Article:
By 1946, Bob Wills and his band The Texas Playboys were already the stuff of legend.  The bandleader, songwriter and fiddle player extraordinaire had popularized “Western swing” with his dance band melding traditional country-and-western guitar, fiddle and banjo sounds with steel guitar, drums, piano, horns and reeds.  1940’s “New San Antonio Rose,” written by Wills, propelled the band to widespread fame, and Bing Crosby’s recording sold over one million copies.  Wills and the Playboys even travelled to Hollywood to star in films like Take Me Back to Oklahoma opposite singing cowboy Tex Ritter, and raised a ruckus by bringing horns and drums into the hallowed hall of the Grand Ole Opry.  In 1946 and 1947, Bob Wills and His Texas Playboys recorded almost 400 full songs for Tiffany Music, Inc., a body of work that came to be known simply as “the Tiffany Transcriptions.”  These incendiary recordings were distributed only to radio stations on 16-inch transcription discs, intended for airplay as part of a syndicated radio program featuring Wills and his band including vocalist Tommy Duncan.  When Tiffany folded at the end of the decade, however, the company left over 200 songs consigned to the vaults…until now.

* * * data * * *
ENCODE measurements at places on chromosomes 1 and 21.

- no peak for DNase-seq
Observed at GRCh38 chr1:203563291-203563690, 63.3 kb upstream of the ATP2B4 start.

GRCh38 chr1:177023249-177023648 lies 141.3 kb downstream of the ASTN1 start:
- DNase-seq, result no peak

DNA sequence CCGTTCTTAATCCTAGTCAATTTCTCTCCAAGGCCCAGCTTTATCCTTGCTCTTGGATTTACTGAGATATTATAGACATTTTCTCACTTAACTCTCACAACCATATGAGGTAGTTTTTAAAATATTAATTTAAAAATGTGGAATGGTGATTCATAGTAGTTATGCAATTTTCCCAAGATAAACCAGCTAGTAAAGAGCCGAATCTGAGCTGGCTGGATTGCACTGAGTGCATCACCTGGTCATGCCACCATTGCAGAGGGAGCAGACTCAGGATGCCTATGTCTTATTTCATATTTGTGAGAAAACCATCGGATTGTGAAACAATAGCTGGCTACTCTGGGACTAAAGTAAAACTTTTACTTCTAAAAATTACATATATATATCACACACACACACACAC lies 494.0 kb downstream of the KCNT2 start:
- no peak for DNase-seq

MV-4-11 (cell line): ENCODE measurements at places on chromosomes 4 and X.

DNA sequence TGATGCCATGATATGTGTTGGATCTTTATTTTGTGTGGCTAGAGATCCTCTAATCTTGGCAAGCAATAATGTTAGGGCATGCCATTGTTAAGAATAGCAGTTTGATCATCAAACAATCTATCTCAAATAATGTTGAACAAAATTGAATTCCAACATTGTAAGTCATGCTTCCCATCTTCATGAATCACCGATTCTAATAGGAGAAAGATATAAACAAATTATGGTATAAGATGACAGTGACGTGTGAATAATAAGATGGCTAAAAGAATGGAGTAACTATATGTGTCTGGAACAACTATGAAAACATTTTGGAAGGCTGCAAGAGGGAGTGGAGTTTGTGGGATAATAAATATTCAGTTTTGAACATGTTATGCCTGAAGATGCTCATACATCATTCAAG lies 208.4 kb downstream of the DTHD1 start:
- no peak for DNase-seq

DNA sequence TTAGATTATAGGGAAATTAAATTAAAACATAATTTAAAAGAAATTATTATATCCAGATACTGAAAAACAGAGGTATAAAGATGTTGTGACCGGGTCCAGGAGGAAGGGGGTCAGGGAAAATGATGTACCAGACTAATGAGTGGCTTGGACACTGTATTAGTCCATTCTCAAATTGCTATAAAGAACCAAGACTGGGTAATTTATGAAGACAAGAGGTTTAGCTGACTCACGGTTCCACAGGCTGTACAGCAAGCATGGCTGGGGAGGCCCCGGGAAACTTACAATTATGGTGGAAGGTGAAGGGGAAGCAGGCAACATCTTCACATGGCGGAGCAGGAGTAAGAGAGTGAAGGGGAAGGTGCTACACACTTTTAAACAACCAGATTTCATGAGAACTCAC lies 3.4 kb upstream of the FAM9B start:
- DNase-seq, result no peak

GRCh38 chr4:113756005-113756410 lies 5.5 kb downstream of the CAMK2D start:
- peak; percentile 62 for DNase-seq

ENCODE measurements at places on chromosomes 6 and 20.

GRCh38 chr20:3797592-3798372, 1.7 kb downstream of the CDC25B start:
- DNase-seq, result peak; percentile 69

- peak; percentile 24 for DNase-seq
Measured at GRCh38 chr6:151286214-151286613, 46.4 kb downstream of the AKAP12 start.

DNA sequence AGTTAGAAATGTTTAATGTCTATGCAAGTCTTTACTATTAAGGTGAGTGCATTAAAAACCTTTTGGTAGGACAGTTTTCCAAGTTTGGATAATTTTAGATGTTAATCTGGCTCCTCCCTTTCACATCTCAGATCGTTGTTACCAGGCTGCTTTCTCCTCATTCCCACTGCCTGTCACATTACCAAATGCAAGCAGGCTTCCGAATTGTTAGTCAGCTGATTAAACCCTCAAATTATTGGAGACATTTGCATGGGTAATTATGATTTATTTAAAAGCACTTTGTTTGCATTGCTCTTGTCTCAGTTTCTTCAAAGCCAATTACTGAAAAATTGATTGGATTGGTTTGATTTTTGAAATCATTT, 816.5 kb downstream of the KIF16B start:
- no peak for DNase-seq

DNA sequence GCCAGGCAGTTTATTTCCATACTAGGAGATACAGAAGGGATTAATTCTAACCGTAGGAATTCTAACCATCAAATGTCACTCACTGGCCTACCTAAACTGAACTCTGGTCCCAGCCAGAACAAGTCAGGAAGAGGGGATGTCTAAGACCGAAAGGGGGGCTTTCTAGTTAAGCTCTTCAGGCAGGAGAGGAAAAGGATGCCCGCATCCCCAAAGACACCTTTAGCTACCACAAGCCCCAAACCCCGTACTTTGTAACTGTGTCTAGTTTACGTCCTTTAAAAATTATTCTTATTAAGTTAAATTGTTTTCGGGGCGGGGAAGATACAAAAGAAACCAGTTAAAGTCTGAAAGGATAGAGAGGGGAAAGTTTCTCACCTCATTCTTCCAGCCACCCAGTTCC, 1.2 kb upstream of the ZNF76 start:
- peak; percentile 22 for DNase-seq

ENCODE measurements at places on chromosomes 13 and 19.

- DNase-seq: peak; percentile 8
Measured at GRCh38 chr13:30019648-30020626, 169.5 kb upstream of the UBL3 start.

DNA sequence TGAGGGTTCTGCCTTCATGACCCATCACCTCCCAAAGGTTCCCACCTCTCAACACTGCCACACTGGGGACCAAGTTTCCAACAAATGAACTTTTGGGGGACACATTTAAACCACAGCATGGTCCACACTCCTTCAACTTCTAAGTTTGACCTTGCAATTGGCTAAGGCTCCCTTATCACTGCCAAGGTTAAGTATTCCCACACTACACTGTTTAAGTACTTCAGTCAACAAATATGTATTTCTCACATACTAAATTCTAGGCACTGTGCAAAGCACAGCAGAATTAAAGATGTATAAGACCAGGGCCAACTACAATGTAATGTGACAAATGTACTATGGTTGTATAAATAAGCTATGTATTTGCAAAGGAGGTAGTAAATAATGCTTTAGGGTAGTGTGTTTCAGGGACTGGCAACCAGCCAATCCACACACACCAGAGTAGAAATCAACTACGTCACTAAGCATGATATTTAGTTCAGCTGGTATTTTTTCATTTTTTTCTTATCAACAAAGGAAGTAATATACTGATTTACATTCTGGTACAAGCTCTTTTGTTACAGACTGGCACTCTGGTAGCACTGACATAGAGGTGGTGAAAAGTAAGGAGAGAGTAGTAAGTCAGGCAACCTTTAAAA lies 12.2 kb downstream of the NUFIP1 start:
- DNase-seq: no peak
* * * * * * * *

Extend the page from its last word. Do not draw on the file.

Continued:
Hit the jump for complete details on this exciting new find! Read the rest of this entry »

Written by Joe Marchese

February 25, 2014 at 14:47

Won’t You Come: Soundgarden Announce “Superunknown” Box Set

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Superunknown 20 box

Grunge legends Soundgarden will honor their most successful album, 1994’s Superunknown, with a sprawling five-disc box set.